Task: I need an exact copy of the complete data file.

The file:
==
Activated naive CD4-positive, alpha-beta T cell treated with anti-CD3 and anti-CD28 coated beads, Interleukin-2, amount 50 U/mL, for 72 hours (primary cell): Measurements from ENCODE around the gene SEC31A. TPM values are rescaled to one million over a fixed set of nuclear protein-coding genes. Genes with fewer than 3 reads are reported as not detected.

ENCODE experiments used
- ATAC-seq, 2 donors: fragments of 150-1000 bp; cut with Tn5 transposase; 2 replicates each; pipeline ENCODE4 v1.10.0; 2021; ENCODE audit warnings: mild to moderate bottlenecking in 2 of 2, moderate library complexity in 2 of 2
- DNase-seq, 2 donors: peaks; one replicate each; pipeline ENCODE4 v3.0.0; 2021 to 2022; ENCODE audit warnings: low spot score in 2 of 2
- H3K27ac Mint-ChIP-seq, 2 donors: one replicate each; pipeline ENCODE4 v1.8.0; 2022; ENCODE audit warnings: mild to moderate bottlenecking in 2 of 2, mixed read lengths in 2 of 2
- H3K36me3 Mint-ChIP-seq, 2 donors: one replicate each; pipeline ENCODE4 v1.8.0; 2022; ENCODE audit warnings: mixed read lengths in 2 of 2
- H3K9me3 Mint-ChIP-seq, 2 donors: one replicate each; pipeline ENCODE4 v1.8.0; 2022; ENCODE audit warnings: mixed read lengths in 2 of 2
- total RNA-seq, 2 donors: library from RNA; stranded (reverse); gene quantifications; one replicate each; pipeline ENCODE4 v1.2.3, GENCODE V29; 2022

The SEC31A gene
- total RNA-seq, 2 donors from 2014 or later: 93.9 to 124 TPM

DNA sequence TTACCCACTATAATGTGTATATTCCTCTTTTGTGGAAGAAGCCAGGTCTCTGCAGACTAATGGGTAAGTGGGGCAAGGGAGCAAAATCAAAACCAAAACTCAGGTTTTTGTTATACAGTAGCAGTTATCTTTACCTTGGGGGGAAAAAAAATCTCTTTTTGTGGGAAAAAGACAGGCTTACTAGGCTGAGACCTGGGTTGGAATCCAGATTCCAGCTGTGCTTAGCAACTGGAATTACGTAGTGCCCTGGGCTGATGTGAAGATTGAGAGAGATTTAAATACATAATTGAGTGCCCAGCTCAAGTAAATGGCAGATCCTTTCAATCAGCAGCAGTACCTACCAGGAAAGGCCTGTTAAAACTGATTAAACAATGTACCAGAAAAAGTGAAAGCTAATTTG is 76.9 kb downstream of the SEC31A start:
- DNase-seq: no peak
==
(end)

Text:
Activated naive CD4-positive, alpha-beta T cell treated with anti-CD3 and anti-CD28 coated beads, Interleukin-2, amount 50 U/mL, for 72 hours (primary cell): Measurements from ENCODE around the gene SEC31A. TPM values are rescaled to one million over a fixed set of nuclear protein-coding genes. Genes with fewer than 3 reads are reported as not detected.

ENCODE experiments used
- ATAC-seq, 2 donors: fragments of 150-1000 bp; cut with Tn5 transposase; 2 replicates each; pipeline ENCODE4 v1.10.0; 2021; ENCODE audit warnings: mild to moderate bottlenecking in 2 of 2, moderate library complexity in 2 of 2
- DNase-seq, 2 donors: peaks; one replicate each; pipeline ENCODE4 v3.0.0; 2021 to 2022; ENCODE audit warnings: low spot score in 2 of 2
- H3K27ac Mint-ChIP-seq, 2 donors: one replicate each; pipeline ENCODE4 v1.8.0; 2022; ENCODE audit warnings: mild to moderate bottlenecking in 2 of 2, mixed read lengths in 2 of 2
- H3K36me3 Mint-ChIP-seq, 2 donors: one replicate each; pipeline ENCODE4 v1.8.0; 2022; ENCODE audit warnings: mixed read lengths in 2 of 2
- H3K9me3 Mint-ChIP-seq, 2 donors: one replicate each; pipeline ENCODE4 v1.8.0; 2022; ENCODE audit warnings: mixed read lengths in 2 of 2
- total RNA-seq, 2 donors: library from RNA; stranded (reverse); gene quantifications; one replicate each; pipeline ENCODE4 v1.2.3, GENCODE V29; 2022

The SEC31A gene
- total RNA-seq, 2 donors from 2014 or later: 93.9 to 124 TPM

DNA sequence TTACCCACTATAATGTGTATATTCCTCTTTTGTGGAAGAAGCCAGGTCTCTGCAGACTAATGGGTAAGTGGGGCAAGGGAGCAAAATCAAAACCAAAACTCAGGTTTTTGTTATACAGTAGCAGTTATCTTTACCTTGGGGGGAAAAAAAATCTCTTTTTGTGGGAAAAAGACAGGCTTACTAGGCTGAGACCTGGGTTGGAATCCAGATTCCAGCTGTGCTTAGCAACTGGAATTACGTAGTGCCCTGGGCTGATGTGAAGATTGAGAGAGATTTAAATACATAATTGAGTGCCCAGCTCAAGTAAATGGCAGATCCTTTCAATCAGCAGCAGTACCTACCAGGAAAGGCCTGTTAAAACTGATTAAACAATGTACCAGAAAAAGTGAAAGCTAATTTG is 76.9 kb downstream of the SEC31A start:
- DNase-seq: no peak